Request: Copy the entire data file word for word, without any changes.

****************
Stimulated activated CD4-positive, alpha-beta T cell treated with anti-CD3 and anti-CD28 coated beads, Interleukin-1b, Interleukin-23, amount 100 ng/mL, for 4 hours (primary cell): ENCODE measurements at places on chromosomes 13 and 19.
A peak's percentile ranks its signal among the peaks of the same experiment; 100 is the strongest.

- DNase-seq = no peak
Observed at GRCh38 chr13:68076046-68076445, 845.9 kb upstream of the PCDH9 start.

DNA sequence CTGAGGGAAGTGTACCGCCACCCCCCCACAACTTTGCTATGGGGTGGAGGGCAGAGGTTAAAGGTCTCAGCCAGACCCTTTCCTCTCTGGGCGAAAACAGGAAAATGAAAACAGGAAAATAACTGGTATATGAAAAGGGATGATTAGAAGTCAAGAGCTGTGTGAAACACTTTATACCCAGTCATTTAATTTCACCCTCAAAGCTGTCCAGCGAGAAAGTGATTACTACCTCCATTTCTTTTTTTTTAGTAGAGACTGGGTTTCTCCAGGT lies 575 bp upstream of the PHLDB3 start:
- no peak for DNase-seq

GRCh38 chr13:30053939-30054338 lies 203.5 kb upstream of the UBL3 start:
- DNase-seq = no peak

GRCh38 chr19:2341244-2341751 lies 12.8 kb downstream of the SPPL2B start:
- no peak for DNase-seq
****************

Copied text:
Stimulated activated CD4-positive, alpha-beta T cell treated with anti-CD3 and anti-CD28 coated beads, Interleukin-1b, Interleukin-23, amount 100 ng/mL, for 4 hours (primary cell): ENCODE measurements at places on chromosomes 13 and 19.
A peak's percentile ranks its signal among the peaks of the same experiment; 100 is the strongest.

- DNase-seq = no peak
Observed at GRCh38 chr13:68076046-68076445, 845.9 kb upstream of the PCDH9 start.

DNA sequence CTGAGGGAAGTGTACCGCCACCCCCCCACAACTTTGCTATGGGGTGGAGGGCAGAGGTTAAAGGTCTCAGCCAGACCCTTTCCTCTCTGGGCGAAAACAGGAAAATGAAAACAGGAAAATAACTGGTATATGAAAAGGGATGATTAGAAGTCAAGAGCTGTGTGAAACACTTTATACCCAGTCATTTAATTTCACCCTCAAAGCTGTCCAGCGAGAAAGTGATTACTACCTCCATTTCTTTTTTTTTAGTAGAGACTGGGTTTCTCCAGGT lies 575 bp upstream of the PHLDB3 start:
- no peak for DNase-seq

GRCh38 chr13:30053939-30054338 lies 203.5 kb upstream of the UBL3 start:
- DNase-seq = no peak

GRCh38 chr19:2341244-2341751 lies 12.8 kb downstream of the SPPL2B start:
- no peak for DNase-seq